____________________________________________________________________________ Robert Reich is Chancellor’s Professor of Public Policy at the University of California at Berkeley. He has served in three national administrations, most recently as secretary of labor under President Bill Clinton. He has written thirteen books, including The Work of Nations, Locked in the Cabinet, Supercapitalism, and his most recent book, Aftershock. His “Marketplace” commentaries can be found on publicradio.com and iTunes. He is also Common Cause’s board chairman.
In this hilarious spiel Penn Jillette holds forth on politics and religion starting with America’s most religious President (you’ll never guess.) It is a running rant on how this nation seems to have collective amnesia and wholesale suspension of reality when it comes to religion. Take Mitt Romney’s underwear, for example…
At 16, entering the steel gates of the Israeli military prisons, I could never go back to my former life. Levinger’s outpost, his settler violence, permanently changed my life.
Abdelrahman Al Ahmar | Haaretz | 23 Dec 11
The first time I was attacked by an Israeli settler, I was 14 years old. I was walking to school when an armed man wearing a skullcap, standing near some Israeli soldiers, pulled my pack off my back and threw it in the mud. That wasn’t last month, nor was it near a new outpost in Nablus. Rather, this happened 30 years ago, on the main road running through Bethlehem, near Deheisheh refugee camp, where I lived. The settler was not just any alienated, disaffected man. He was, I learned later, the father of the national religious settlement project – Rabbi Moshe Levinger.
The illustrations below are taken from a Blog called Street Art Utopia (streetartutopia.com) which is filled with hundreds of images of works that people around the world have done to make their environment more interesting and amusing. Some are whimsical, like these. Some are just beautiful art — drawings, paintings, even crocheted trees and bicycles. I love the one of a forlorn winter tree festooned with bright orange umbrellas. Incredible! Take a look…
Here’s an interesting tax idea. Raise taxes on those people whose staggering wealth threatens our democracy. In other words, let ‘trickle down’ result in more than just a trickle…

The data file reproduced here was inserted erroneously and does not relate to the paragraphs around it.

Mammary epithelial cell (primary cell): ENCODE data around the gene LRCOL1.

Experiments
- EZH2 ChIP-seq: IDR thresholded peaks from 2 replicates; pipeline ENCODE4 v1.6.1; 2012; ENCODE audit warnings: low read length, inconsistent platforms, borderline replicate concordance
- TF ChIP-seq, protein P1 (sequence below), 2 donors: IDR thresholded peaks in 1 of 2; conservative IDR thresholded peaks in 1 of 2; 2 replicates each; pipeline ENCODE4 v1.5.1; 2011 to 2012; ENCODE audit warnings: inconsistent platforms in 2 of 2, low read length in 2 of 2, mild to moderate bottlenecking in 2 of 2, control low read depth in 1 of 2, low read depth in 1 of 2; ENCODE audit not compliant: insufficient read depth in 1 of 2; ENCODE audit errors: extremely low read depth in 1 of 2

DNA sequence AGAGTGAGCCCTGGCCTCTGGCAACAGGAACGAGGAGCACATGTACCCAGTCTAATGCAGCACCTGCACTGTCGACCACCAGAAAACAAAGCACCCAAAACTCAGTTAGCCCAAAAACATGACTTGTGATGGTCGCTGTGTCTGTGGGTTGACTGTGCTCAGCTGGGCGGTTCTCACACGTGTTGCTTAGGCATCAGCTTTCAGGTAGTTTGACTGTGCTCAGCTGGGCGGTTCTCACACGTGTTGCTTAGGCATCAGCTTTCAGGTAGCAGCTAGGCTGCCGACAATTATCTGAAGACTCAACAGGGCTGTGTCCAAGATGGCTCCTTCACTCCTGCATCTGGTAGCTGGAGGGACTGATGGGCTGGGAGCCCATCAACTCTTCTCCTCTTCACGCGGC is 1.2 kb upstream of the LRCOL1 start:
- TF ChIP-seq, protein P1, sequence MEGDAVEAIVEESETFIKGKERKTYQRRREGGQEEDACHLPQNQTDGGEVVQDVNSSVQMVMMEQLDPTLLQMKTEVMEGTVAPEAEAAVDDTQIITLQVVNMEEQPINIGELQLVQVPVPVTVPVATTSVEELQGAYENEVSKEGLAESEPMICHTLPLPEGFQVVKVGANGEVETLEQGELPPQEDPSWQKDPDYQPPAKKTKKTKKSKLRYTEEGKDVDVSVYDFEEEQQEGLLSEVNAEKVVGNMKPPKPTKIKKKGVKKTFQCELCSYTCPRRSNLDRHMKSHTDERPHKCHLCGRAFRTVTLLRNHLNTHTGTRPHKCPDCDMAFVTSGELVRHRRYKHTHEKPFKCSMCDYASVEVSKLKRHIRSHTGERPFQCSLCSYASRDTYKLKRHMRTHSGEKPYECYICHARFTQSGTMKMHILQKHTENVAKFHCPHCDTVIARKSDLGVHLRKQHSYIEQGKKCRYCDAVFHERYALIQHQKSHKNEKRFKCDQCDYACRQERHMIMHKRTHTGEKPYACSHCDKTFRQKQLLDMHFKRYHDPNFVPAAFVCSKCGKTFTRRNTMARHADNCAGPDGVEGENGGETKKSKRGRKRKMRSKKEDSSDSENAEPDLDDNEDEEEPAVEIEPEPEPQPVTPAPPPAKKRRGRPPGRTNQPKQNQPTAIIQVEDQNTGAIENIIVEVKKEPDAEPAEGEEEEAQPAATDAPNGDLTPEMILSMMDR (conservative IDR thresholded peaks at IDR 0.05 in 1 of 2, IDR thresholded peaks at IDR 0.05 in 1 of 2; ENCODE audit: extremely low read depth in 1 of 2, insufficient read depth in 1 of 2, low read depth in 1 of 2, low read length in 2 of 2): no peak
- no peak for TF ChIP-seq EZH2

Don’t Tax the Rich. Tax Inequality
IAN AYRES and AARON S. EDLIN | NYTimes | 18 Dec 11
The progressive reformer and eminent jurist Louis D. Brandeis once said, “We may have democracy, or we may have wealth concentrated in the hands of a few, but we cannot have both.” Brandeis lived at a time when enormous disparities between the rich and the poor led to violent labor unrest and ultimately to a reform movement.
Over the last three decades, income inequality has again soared to the sort of levels that alarmed Brandeis. In 1980, the wealthiest 1 percent of Americans made 9.1 percent of our nation’s pre-tax income; by 2006 that share had risen to 18.8 percent — slightly higher than when Brandeis joined the Supreme Court in 1916.
Christopher Hitchens was a man of many talents and abilities. Perhaps the one for which he will be remembered most was his ability to debunk religion vociferously and convincingly in all its many postures. Hitchens proclaimed loudly and often that religion is the root of all evil in the world and should be erased from human discourse. He was able to cut through the mumbo-jumbo of religious history, its practice and dogma, revealing its inherent inhumanity. Here is a remarkable collection of clips showing Hitchens at work dissecting ‘his enemy’…
Ever hear of graphene? Well, get ready because you’re probably going to hear a lot about it soon. In this video, Dr. Ainissa Ramirez, Associate Professor of Mechanical Engineering & Materials Science at Yale, discusses how a layer of carbon that is one atom thick, called graphene, will revolutionize our lives. Discovered in 2004 by Professors Andre Geim and Konstantin Novoselov of Manchester University (who won the Nobel prize for the discovery), graphene can be found in everyday pencils, is incredibly strong and super-conductive and will make blazingly fast computers a reality. Think that 8 gigahertz Mac you just bought is pretty fast? How about 8 terahertz processing speed with a 3D display stored in your eyeglasses?
Dr. Ainissa Ramirez | Yale University | 14 Dec 11
____________________________________________________________________________ Ainissa G. Ramirez, Ph.D. is an Associate Professor of Mechanical Engineering at Yale University. Before joining the faculty at Yale in 2003, she worked as a member of technical staff at Bell Laboratories, Lucent Technologies in Murray Hill, NJ for 4 years. Her work focuses on the development of thin film NiTi shape memory alloys and the development of smart solders. Dr. Ramirez received her training in materials science and engineering from Brown University (Sc.B.) and Stanford University (Ph.D.). She has authored more than 30 technical papers and holds six patents. Her research has been awarded the Sloan Research Fellowship, the NSF CAREER award, the MIT MLK visiting professorship, and the MIT TR100 award for her invention of a solder that bonds to inorganic materials. Her invention is now commercialized by the company she founded, called Adhera Technologies (www.adheratech.com). Dr. Ramirez is also passionate about showing kids that “science is fun” and serves as a science advisor to NOVA, Dragonfly TV, and the Exploratorium. At Yale, she is the director of the award-winning science lecture series for kids, called Science Saturdays (www.sciencesaturdays.org).